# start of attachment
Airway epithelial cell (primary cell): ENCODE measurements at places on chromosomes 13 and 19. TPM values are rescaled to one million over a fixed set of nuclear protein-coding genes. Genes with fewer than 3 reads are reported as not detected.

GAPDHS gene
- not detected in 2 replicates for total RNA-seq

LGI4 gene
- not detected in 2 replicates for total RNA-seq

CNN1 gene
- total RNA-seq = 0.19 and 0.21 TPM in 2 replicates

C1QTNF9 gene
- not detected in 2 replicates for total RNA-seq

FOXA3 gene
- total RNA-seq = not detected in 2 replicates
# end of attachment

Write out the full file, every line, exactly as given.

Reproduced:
Airway epithelial cell (primary cell): ENCODE measurements at places on chromosomes 13 and 19. TPM values are rescaled to one million over a fixed set of nuclear protein-coding genes. Genes with fewer than 3 reads are reported as not detected.

GAPDHS gene
- not detected in 2 replicates for total RNA-seq

LGI4 gene
- not detected in 2 replicates for total RNA-seq

CNN1 gene
- total RNA-seq = 0.19 and 0.21 TPM in 2 replicates

C1QTNF9 gene
- not detected in 2 replicates for total RNA-seq

FOXA3 gene
- total RNA-seq = not detected in 2 replicates